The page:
From The Newsletter, 12 September 1959.
Transcribed by Christian Hogsbjerg.
THE BRITISH COMMUNIST PARTY seems to be preparing for a return to the halcyon days of ‘Big Three Unity’. The moment Eisenhower signs a piece of paper with Khrushchev we can expect to hear the most amazing eulogies of ‘Ike’ and the whole circle of allegedly pro-co-existence politicians of America and Britain.
It is worth recalling how far the British Stalinists went in buttering up the bourgeois political world in the epoch of Teheran and Yalta. A characteristic statement of that time was Willie Gallacher’s parliamentary oration on the death of Lloyd George. When one recalls the role played by Lloyd George in the First World War and the years immediately following – the years when, in no small part thanks to him, the British revolution did not happen – and recalls, too, the militant activities of Gallacher in that period, the mind boggles at the speech. Yet it was actually made, it was typical of its time, and it gives a hint of the pernicious rubbish we can expect from the same quarter in the near future, if events take a certain course.
It ended thus:
‘Eagerly, anxiously, he sought for understanding and alliance with the Soviet Union. He recognized what a mighty combination that would be in maintaining peace. In this he had a common bond, one of many, with the present Prime Minister [Churchill, then already preparing for the “cold war”]. In the strange drama of life he played many parts, great parts, always with the fervour and intensity of a son of the people, for it was the common people that bore him. It was the suffering of the common people that called him forth to battle against poverty and neglect. But the drama for him is ended. Others must take up the burden and the task. Very quietly, very softly, after all the storm and strife, the curtain has fallen. May he rest in gentle peace.’ (House of Commons, March 28, 1945)
We have had occasion more than once to point out that the real ‘adventurers’ in the industrial field are those trade union leaders who fail to take steps to bring out all appropriate sections of the workers in support of any particular section involved in a dispute.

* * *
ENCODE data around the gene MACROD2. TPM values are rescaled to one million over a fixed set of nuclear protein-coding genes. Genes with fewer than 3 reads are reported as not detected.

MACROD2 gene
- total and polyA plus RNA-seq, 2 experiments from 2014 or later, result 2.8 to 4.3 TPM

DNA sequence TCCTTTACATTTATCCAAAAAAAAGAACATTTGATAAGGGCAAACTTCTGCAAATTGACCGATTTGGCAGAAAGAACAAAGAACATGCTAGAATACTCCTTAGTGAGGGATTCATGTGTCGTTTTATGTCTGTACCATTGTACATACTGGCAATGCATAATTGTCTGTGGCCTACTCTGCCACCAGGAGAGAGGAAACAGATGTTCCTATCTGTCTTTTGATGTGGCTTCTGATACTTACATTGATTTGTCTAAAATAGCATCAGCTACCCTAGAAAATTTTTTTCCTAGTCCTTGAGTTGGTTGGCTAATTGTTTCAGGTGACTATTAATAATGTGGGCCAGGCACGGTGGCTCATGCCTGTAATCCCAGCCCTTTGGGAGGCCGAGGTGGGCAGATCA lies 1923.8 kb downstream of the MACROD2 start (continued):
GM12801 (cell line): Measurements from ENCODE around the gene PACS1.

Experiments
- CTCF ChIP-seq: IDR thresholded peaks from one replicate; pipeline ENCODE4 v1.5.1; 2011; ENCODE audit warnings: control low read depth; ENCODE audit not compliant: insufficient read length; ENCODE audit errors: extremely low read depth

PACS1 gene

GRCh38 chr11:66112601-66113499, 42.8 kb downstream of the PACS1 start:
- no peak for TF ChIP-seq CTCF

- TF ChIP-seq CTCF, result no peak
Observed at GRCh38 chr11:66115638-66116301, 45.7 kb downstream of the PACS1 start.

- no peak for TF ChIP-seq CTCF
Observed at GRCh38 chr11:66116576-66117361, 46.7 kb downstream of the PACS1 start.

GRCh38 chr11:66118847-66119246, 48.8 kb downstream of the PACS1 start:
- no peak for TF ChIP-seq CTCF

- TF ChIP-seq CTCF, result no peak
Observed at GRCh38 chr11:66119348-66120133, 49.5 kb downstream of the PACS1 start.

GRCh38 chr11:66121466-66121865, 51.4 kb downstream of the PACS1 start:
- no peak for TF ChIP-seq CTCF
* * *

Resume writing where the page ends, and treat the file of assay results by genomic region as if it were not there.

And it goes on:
By keeping each struggle isolated they bring about their members’ defeat, whereas true trade-union statesmanship would mean extending the struggle and so ensuring rapid and conclusive victory. In their militant days the Communist Party were accused, like the Socialist Labour League now, of being adventurers, and I was interested to come across recently the reply made to this charge in the organ of the National Minority Movement, a reply which expresses perfectly our own view on this question.
‘The partisans of the Red International of Labour Unions and the Minority Movements have never been in favour of striking for the fun of the thing. A strike is a serious thing for the workers with domestic responsibilities. It should never be propagated unthinkingly. It should never be launched without effective preparation. The reformists are continually emphasising to us that it is our last resort when all else has failed. Yet at the moment they are allowing sectional demands to be made some of which may culminate in a strike, without endeavouring to make that careful preparation or trying to secure the effective unity which can alone shorten the strike and gain speedy victory for the working class.
‘Surely the time has now arrived when this haphazard method of playing with the welfare of the working class must give way to scientifically organized action. In rallying the workers around a common demand, in preparing the ground for common action, lies our only way out of our present difficulties.’ (Editorial on The Labour Unrest in The Worker, April 26, 1924)
Last updated on 13.10.2011